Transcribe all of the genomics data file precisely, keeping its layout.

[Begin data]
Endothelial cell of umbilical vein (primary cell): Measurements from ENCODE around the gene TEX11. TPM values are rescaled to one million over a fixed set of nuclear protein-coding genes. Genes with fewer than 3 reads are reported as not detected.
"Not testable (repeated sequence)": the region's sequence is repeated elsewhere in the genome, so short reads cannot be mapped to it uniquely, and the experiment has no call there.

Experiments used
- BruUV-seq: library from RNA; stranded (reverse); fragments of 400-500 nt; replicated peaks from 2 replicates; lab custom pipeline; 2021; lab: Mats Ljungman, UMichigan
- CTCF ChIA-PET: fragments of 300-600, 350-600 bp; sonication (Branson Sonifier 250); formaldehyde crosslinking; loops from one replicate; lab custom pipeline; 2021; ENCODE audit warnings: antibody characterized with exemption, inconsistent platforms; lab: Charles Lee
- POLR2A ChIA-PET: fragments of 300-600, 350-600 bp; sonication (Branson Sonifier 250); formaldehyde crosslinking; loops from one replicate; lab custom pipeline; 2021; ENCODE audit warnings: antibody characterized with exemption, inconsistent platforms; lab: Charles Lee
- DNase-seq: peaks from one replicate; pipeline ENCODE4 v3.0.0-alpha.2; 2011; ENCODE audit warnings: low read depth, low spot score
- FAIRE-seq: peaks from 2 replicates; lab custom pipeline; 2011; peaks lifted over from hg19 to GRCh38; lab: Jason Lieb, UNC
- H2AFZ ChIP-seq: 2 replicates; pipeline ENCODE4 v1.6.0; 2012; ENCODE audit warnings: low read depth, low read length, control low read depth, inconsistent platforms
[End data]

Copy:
Endothelial cell of umbilical vein (primary cell): Measurements from ENCODE around the gene TEX11. TPM values are rescaled to one million over a fixed set of nuclear protein-coding genes. Genes with fewer than 3 reads are reported as not detected.
"Not testable (repeated sequence)": the region's sequence is repeated elsewhere in the genome, so short reads cannot be mapped to it uniquely, and the experiment has no call there.

Experiments used
- BruUV-seq: library from RNA; stranded (reverse); fragments of 400-500 nt; replicated peaks from 2 replicates; lab custom pipeline; 2021; lab: Mats Ljungman, UMichigan
- CTCF ChIA-PET: fragments of 300-600, 350-600 bp; sonication (Branson Sonifier 250); formaldehyde crosslinking; loops from one replicate; lab custom pipeline; 2021; ENCODE audit warnings: antibody characterized with exemption, inconsistent platforms; lab: Charles Lee
- POLR2A ChIA-PET: fragments of 300-600, 350-600 bp; sonication (Branson Sonifier 250); formaldehyde crosslinking; loops from one replicate; lab custom pipeline; 2021; ENCODE audit warnings: antibody characterized with exemption, inconsistent platforms; lab: Charles Lee
- DNase-seq: peaks from one replicate; pipeline ENCODE4 v3.0.0-alpha.2; 2011; ENCODE audit warnings: low read depth, low spot score
- FAIRE-seq: peaks from 2 replicates; lab custom pipeline; 2011; peaks lifted over from hg19 to GRCh38; lab: Jason Lieb, UNC
- H2AFZ ChIP-seq: 2 replicates; pipeline ENCODE4 v1.6.0; 2012; ENCODE audit warnings: low read depth, low read length, control low read depth, inconsistent platforms